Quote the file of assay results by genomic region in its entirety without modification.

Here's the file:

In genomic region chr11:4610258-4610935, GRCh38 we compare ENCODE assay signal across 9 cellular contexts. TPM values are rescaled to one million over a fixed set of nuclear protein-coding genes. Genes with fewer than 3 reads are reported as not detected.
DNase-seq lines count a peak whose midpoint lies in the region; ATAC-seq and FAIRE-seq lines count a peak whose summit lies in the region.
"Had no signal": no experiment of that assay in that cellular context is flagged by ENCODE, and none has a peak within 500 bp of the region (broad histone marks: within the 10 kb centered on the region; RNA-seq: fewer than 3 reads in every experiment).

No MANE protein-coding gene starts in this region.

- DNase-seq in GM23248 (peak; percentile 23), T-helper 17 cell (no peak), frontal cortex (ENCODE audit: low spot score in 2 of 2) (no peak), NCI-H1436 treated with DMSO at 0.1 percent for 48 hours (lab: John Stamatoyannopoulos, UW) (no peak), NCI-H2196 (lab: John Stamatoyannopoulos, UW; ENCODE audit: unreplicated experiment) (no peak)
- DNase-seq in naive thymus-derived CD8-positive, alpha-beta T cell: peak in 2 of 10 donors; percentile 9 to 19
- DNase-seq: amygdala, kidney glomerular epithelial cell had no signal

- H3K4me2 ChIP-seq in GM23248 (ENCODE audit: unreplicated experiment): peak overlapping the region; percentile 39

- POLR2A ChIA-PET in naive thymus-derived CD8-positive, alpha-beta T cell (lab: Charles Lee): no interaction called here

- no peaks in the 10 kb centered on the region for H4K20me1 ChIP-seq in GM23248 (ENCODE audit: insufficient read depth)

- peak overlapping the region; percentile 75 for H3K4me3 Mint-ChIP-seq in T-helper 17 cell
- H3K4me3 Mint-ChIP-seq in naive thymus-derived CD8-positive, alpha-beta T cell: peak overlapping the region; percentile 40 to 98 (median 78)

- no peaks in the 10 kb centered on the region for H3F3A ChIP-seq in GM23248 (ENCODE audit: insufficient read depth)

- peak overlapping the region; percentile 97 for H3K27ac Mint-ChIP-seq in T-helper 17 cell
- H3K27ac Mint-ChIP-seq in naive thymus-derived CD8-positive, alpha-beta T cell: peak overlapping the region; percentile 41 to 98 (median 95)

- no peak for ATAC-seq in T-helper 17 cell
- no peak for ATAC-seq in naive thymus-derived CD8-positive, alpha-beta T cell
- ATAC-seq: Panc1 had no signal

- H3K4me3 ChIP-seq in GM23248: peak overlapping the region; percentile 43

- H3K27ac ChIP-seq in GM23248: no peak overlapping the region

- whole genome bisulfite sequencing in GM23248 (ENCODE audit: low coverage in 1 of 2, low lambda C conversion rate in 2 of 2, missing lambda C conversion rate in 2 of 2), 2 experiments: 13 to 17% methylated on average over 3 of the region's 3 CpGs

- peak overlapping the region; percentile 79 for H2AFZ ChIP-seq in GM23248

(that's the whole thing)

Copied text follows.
In genomic region chr11:4610258-4610935, GRCh38 we compare ENCODE assay signal across 9 cellular contexts. TPM values are rescaled to one million over a fixed set of nuclear protein-coding genes. Genes with fewer than 3 reads are reported as not detected.
DNase-seq lines count a peak whose midpoint lies in the region; ATAC-seq and FAIRE-seq lines count a peak whose summit lies in the region.
"Had no signal": no experiment of that assay in that cellular context is flagged by ENCODE, and none has a peak within 500 bp of the region (broad histone marks: within the 10 kb centered on the region; RNA-seq: fewer than 3 reads in every experiment).

No MANE protein-coding gene starts in this region.

- DNase-seq in GM23248 (peak; percentile 23), T-helper 17 cell (no peak), frontal cortex (ENCODE audit: low spot score in 2 of 2) (no peak), NCI-H1436 treated with DMSO at 0.1 percent for 48 hours (lab: John Stamatoyannopoulos, UW) (no peak), NCI-H2196 (lab: John Stamatoyannopoulos, UW; ENCODE audit: unreplicated experiment) (no peak)
- DNase-seq in naive thymus-derived CD8-positive, alpha-beta T cell: peak in 2 of 10 donors; percentile 9 to 19
- DNase-seq: amygdala, kidney glomerular epithelial cell had no signal

- H3K4me2 ChIP-seq in GM23248 (ENCODE audit: unreplicated experiment): peak overlapping the region; percentile 39

- POLR2A ChIA-PET in naive thymus-derived CD8-positive, alpha-beta T cell (lab: Charles Lee): no interaction called here

- no peaks in the 10 kb centered on the region for H4K20me1 ChIP-seq in GM23248 (ENCODE audit: insufficient read depth)

- peak overlapping the region; percentile 75 for H3K4me3 Mint-ChIP-seq in T-helper 17 cell
- H3K4me3 Mint-ChIP-seq in naive thymus-derived CD8-positive, alpha-beta T cell: peak overlapping the region; percentile 40 to 98 (median 78)

- no peaks in the 10 kb centered on the region for H3F3A ChIP-seq in GM23248 (ENCODE audit: insufficient read depth)

- peak overlapping the region; percentile 97 for H3K27ac Mint-ChIP-seq in T-helper 17 cell
- H3K27ac Mint-ChIP-seq in naive thymus-derived CD8-positive, alpha-beta T cell: peak overlapping the region; percentile 41 to 98 (median 95)

- no peak for ATAC-seq in T-helper 17 cell
- no peak for ATAC-seq in naive thymus-derived CD8-positive, alpha-beta T cell
- ATAC-seq: Panc1 had no signal

- H3K4me3 ChIP-seq in GM23248: peak overlapping the region; percentile 43

- H3K27ac ChIP-seq in GM23248: no peak overlapping the region

- whole genome bisulfite sequencing in GM23248 (ENCODE audit: low coverage in 1 of 2, low lambda C conversion rate in 2 of 2, missing lambda C conversion rate in 2 of 2), 2 experiments: 13 to 17% methylated on average over 3 of the region's 3 CpGs

- peak overlapping the region; percentile 79 for H2AFZ ChIP-seq in GM23248